Bronwen Konecky, Research Scientist, Cooperative Institute for Research in Environmental Sciences, University of Colorado Boulder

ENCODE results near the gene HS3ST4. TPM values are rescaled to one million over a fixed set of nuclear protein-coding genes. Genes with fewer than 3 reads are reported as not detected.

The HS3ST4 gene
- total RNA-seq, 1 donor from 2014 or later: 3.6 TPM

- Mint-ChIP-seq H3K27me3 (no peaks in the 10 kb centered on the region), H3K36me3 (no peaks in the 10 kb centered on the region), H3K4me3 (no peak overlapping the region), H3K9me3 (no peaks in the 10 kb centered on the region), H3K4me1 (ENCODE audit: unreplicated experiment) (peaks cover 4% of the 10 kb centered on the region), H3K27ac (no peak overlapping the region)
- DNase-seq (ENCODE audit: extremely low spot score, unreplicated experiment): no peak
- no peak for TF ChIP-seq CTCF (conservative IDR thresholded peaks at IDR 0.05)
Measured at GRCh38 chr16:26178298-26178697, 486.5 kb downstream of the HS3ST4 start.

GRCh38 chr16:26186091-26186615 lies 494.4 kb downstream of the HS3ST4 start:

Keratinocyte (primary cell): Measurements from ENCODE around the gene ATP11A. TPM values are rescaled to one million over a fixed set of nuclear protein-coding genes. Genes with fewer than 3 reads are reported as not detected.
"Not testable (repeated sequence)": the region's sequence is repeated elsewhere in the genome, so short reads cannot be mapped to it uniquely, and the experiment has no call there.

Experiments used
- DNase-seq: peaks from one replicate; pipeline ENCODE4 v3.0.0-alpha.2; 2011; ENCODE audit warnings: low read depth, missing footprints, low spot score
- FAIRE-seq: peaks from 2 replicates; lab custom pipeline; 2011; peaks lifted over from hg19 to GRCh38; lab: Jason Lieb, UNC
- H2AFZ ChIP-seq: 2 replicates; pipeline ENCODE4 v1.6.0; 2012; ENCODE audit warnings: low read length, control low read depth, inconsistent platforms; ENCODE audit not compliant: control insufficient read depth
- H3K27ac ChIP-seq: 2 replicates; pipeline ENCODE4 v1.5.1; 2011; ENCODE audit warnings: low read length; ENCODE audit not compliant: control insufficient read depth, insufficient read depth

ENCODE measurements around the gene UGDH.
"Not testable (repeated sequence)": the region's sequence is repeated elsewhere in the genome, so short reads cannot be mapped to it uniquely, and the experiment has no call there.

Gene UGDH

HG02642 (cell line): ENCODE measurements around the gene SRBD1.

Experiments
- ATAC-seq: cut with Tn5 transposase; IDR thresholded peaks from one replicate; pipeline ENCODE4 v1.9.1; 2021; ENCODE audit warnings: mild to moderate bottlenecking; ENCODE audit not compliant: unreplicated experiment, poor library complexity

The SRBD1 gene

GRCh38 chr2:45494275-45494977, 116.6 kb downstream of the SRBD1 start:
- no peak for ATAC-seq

The tropical water cycle is projected to undergo substantial changes under a warming climate, but direct meteorological observations to contextualize these changes are rare prior to the modern satellite era. The cooler, lower-CO2 conditions of the Last Glacial Maximum (LGM) provide a natural testbed to investigate the mechanisms by which greenhouse gases, ice sheets, and other climate forcings affect tropical rainfall. However, many land-based proxy records from the tropics disagree on the sign and magnitude of glacial hydroclimate changes, making it difficult to tease apart possible mechanisms. Here, I present proxy records from the Indo-Pacific Warm Pool region that track three key aspects of LGM climate: vegetation, surface runoff, and precipitation δ18O and δD. Records are derived from a combination of sedimentary and calcite archives, with special focus given to lake sediment reconstructions from Indonesia where these three aspects of hydroclimate can be examined side-by-side. I interpret these records with the aid of new, single- and combined-forcing model experiments of LGM climate using the water isotope-enabled Community Earth System Model. Model results are integrated with proxy data and modern observations in order to assess the stable O- and H- isotopic “fingerprint” of individual climate forcings on the tropical water cycle, from the geologic past to today.